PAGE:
Traugott Terrace Overview - Homes Across America Search Return

Traugott Terrace










(This house reported 34 resource efficient features.
Percentages above indicate the distribution of features and total 100%)


  • To provide clean and sober affordable housing for Seattle's homeless and low-income populations.
  • To provide housing that is both affordable and sustainable through participation in the LEED green building certification process.
Traugott Terrace New Construction at 3rd Avenue (Photo by: Greg Kongstad)


  • Location: Seattle, Washington
  • Climate Zone: Marine
  • Type of Project: New ConstructionRenovation
  • Home Completed: 2003
  • Setting: urban
  • Energy Source: - natural gas - grid electric
  • Layout: Multi-Family; 1 bedroom; No garage
  • Lot Size: 9583 sqft
  • Square Footage: 32206
  • Sales Market: Low-income
  • Cost/Square Foot: $ 106.00


Sandra Mallory, LEED Consultant
Environmental Works
- Designer - Collaborator

Phone: (206) 329-8300


Traugott Terrace, a fifty-unit low-income housing project in downtown Seattle, was accomplished through the vision and dedication of interested parties. The Beacon Development Group worked in conjunction with Seattle’s Archdiocesan Housing Authority to meet the long-term goal of the Matt Talbot Center to provide housing as an integral component of the recovery programs.

A synergy of interested parties and available funding led the group to incorporate a LEED (Leadership in Energy and Environmental Design) approach into the design process. A team goal-setting workshop allowed the entire team to establish goals and priorities in regards to sustainable strategies and created buy-in from all parties involved in the process. As the design evolved and costs were evaluated the team incorporated more sustainable strategies that would achieve a LEED certified rating. This innovative process, as well as the sustainable housing design, evolved as the team grew.

The result of these efforts is a 32,206 square foot facility that integrates well into the existing community. The combination of resource-efficient techniques and technologies with a social mission for improving the welfare of the Belltown Neighborhood was an ambitious venture. Traugott Terrace is an excellent example of how dedicated individuals can produce a welcoming and sustainable housing complex within a reasonable budget. The project team aims to receive LEED certification for this building by spring of 2004.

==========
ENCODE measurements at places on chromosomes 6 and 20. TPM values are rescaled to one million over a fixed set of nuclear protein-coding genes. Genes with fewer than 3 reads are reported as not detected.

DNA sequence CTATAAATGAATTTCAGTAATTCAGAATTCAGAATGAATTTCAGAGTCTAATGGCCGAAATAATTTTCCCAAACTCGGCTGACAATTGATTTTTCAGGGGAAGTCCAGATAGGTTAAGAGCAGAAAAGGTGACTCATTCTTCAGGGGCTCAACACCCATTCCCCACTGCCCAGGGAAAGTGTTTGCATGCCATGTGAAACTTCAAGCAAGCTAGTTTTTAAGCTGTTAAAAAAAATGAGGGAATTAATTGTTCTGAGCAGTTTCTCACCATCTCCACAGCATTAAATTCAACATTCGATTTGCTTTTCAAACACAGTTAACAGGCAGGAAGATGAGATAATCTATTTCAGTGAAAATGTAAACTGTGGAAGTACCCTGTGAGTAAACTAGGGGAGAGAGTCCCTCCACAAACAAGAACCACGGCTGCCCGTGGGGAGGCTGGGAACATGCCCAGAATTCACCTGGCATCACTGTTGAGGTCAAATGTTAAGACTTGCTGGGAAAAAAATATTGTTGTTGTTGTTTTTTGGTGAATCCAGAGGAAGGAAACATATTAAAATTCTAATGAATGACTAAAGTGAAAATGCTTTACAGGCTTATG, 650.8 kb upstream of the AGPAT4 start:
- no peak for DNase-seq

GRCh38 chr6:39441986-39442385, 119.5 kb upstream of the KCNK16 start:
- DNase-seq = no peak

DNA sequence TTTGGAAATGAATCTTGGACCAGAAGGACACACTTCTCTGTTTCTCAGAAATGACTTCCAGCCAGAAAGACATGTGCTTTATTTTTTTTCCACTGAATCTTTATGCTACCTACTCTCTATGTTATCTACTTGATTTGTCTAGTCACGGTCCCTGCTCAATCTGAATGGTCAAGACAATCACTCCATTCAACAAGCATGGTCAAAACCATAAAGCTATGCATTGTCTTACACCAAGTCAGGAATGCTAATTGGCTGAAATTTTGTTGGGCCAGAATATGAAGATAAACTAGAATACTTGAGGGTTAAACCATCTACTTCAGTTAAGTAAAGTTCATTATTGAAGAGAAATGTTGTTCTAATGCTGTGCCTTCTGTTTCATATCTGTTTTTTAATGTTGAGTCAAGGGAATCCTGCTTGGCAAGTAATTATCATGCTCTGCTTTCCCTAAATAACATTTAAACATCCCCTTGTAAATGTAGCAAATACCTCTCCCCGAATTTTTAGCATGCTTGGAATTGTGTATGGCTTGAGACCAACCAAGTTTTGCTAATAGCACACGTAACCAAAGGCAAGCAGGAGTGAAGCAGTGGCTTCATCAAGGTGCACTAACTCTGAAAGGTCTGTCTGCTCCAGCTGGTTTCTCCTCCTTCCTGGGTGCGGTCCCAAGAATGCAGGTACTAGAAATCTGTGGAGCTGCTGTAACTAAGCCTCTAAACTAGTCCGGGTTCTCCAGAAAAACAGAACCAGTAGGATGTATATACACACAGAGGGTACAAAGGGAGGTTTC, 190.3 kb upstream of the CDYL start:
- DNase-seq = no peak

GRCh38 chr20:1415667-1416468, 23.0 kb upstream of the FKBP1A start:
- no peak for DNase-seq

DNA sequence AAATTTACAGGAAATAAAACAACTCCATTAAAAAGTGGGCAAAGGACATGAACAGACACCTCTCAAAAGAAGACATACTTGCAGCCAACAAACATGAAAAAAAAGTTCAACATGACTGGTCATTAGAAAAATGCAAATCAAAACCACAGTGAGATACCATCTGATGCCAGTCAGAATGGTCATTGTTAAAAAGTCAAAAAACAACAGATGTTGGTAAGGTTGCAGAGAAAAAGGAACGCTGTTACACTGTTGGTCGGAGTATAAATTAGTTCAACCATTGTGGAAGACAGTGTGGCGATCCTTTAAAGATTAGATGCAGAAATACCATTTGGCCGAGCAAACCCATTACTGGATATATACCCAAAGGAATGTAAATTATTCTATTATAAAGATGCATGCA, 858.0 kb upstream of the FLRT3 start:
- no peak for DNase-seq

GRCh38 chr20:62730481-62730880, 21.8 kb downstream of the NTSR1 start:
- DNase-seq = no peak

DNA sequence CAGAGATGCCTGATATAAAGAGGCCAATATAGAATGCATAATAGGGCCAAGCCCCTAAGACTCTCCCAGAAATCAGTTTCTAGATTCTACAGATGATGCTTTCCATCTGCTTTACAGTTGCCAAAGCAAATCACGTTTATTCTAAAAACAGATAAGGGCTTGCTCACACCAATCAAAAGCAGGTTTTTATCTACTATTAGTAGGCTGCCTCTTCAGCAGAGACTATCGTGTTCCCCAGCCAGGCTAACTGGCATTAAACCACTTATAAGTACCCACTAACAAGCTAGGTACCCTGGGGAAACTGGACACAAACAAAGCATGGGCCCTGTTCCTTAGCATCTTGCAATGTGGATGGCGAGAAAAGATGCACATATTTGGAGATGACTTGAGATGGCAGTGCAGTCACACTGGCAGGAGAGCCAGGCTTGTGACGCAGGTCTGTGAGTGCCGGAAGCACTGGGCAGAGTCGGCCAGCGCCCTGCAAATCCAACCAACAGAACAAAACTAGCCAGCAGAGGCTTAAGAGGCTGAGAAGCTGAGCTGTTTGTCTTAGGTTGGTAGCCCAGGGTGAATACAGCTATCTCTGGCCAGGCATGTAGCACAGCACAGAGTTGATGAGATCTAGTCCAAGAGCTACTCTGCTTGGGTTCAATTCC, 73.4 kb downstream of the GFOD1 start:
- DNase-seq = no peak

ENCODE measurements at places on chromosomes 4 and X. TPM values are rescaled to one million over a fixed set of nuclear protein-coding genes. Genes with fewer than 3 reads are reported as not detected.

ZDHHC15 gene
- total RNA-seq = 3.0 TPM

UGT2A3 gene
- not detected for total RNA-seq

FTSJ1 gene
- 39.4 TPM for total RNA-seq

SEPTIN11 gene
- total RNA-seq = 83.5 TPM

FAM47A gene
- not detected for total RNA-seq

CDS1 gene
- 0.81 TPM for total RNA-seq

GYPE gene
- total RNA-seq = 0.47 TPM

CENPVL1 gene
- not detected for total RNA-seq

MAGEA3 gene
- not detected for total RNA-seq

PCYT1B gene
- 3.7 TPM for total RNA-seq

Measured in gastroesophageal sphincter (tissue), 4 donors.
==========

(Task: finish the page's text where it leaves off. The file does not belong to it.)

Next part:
• Achievement Award/First SeaGreen Project   Seattle Office of Housing   2003
  • Power Player Award for Outstanding Achievement   Seattle City Light   2003
  • Meritorious Achievement Award   National Assoc. of Local Housing Finance Agencies   2003


Traugott Terrace is a fifty-unit low-income housing project in downtown Seattle. The new housing was built above the Matt Talbot Center's existing facility and within its adjacent 30-foot wide parking lot. The Matt Talbot Center is a multi-service facility that offers Seattle’s homeless population a core of programs built around initiatives to stop substance abuse and prevent relapse. It had been a long-term goal of the Matt Talbot center to provide housing as an integral component of the recovery program. The Beacon Development Group worked in conjunction with Seattle’s Archdiocesan Housing Authority to develop the project, Traugott Terrace.

Traugott Terrace, is a 32,206 sq ft facility that includes homeless and permanent housing. Twelve single room occupancy homeless units on the second floor will serve participants in neighborhood recovery programs. A common kitchen, dining and lounge area, and a large common outdoor deck are provided for the residents along with two caseworker offices. Floors three through six contain thirty-eight studio and one-bedroom units of permanent ‘clean and sober’ housing for low-income residents. The ground floor contains the entry lobby and the resident manager’s office. A mezzanine houses a meeting room for use both by Traugott Terrace residents and by the Matt Talbot Center.

The project was designed to the standards of the Seattle City Light Built Smart program which provides incentive monies for envelope, system and lighting upgrades that reduce electric consumption. Midway through construction documents, the opportunity to push the project further towards sustainable design was instigated by the availability of funding from the City of Seattle’s LEED (Leadership in Energy and Environmental Design) Pilot Incentive Program, http://www.cityofseattle.net/light/conserve/sustainability/leed/ funded by Seattle City Light and Seattle Public Utilities. While public projects (over 5,000 sq ft) in Seattle are now required to achieve a LEED Silver rating, the incentive program encourages private sector participation in LEED by providing funding for associated soft costs (application fees, energy modeling, design charette, etc). The City funding was supplemented with grant monies from the Environmental Works internal grant-funded sustainability initiative. The project team hopes to receive LEED certification for this building by spring of 2004.

Stained Concrete Creates An Inviting Lobby With Low Indoor Air Concerns (Photo by: Greg Kongstad)

Site Plan

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